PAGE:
, , . The lifetime risk of suicide in schizophrenia: a reexamination. Arch Gen Psychiatry 2005; 62: 247–253.

  5. 5.

    , , , , , et al. Effectiveness of antipsychotic drugs in patients with chronic schizophrenia. N Engl J Med 2005; 353: 1209–1223.

  6. 6.

    . Schizophrenia Genesis. Freeman: New York, 1991.

  7. 7.

    , , , , , et al. Genome scan meta-analysis of schizophrenia and bipolar disorder, part II: schizophrenia. Am J Hum Genet 2003; 73: 34–48.

  8. 8.

    , , , , , et al. Complement factor H polymorphism in age-related macular degeneration. Science 2005; 308: 385–389.

  9. 9.

    , , , , , et al. HTRA1 promoter polymorphism in wet age-related macular degeneration. Science 2006; 314: 989–992.

  10. 10.

    , , , , , et al. A common genetic variant in the NOS1 regulator NOS1AP modulates cardiac repolarization. Nat Genet 2006; 38: 644–651.

  11. 11.

    , , , , , et al. Skin pigmentation, biogeographical ancestry and admixture mapping. Hum Genet 2003; 112: 387–399.

  12. 12.

    , , . Inference of population structure using multilocus genotype data. Genetics 2000; 155: 945–959.

  13. 13.

    , . The use of pedigree, sib-pair, and association studies of common diseases for genetic mapping and epidemiology. Nat Genet 2004; 36: 1045–1051.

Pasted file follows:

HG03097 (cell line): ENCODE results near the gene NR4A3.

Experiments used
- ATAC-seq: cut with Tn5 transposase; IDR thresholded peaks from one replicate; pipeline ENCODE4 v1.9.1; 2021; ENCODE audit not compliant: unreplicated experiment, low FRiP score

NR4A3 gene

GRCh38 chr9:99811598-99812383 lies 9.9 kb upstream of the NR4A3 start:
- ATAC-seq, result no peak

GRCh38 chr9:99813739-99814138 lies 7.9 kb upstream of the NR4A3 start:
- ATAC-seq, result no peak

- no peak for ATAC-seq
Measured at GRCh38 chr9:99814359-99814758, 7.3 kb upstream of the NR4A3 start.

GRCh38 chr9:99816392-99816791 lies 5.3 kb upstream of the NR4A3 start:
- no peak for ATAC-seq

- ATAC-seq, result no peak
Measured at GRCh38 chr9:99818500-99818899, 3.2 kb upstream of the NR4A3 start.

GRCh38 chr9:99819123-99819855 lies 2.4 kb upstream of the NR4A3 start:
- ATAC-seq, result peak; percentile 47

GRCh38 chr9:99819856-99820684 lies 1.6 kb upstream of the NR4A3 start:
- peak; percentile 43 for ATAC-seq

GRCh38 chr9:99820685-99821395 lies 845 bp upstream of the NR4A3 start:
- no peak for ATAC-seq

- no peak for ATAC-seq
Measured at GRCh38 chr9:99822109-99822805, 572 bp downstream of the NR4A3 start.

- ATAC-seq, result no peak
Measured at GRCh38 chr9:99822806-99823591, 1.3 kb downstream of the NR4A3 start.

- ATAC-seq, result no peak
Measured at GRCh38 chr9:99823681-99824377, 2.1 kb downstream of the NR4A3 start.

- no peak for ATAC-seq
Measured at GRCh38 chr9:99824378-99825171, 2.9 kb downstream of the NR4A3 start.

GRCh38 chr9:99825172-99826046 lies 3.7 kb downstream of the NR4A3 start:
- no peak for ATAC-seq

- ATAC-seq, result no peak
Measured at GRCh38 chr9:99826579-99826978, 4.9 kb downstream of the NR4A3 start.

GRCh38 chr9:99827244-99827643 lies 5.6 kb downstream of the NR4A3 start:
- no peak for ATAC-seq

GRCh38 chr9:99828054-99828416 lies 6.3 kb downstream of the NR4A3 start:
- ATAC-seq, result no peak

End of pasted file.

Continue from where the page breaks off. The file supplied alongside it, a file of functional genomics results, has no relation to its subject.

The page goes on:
14. 14.

    , . Statistical significance for genomewide studies. Proc Natl Acad Sci USA 2003; 100: 9440–9445.

  15. 15.

    , , , . Haploview: analysis and visualization of LD and haplotype maps. Bioinformatics 2005; 21: 263–265.

  16. 16.

    , . Controlling the false discovery rate: a practical and powerful approach to multiple testing. J R Stat Soc 1995; 57: 289–300.

  17. 17.

    , . Chromosome aberrations in a schizophrenia population. Schizophr Res 2003; 65: 1–7.

  18. 18.

    , , , , , et al. Evidence for a pseudo-autosomal locus for schizophrenia using the method of affected sibling pairs. Br J Psychiatry 1991; 158: 624–629.

  19. 19.

    , , , , , et al. An examination of linkage of schizophrenia and schizoaffective disorder to the pseudoautosomal region (Xp22.3). Br J Psychiatry 1994; 164: 159–164.

  20. 20.

    , , , , , et al. Linkage study of a susceptibility locus for schizophrenia in the pseudoautosomal region. Schizophr Bull 1994; 20: 277–286.

  21. 21.

    , , , , , et al. Interleukin 3 and schizophrenia: the impact of sex and family history. Mol Psychiatry 2007; 12: 273–282.

  22. 22.

    , . Genome-wide association studies for common disease and complex traits. Nat Rev Genet 2005; 6: 95–108.

  23. 23.

    , , . Maternal famine, de novo mutations, and schizophrenia. JAMA 2006; 296: 582–584.

  24. 24.

    . Prenatal infection as a risk factor for schizophrenia. Schizophr Bull 2006; 32: 200–202.

  25. 25.

    , . Theories of schizophrenia: a genetic-inflammatory-vascular synthesis. BMC Med Genet 2006; 6: 7.

  26. 26.

    . Immunological aetiology of major psychiatric disorders. Drugs 2005; 65: 1493–1520.

  27. 27.

    , , . Confirmation of synergy between urbanicity and familial liability in the causation of psychosis. Am J Psychiatry 2004; 161: 2312–2314.

  28. 28.

    , , , , , . et al. Fetal hypoxia and structural brain abnormalities in schizophrenia patients, their siblings, and controls. Arch Gen Psychiatry 2002; 59: 35–41.

  29. 29.

    , . Biology of common β receptor-signaling cytokines: IL-3, IL-5, and GM-CSF. J Allergy Clin Immunol 2003; 112: 653–655.

  30. 30.

    , . Immune signalling in neural development, synaptic plasticity and disease. Nat Rev Neurosci 2004; 5: 521–531.

  31. 31.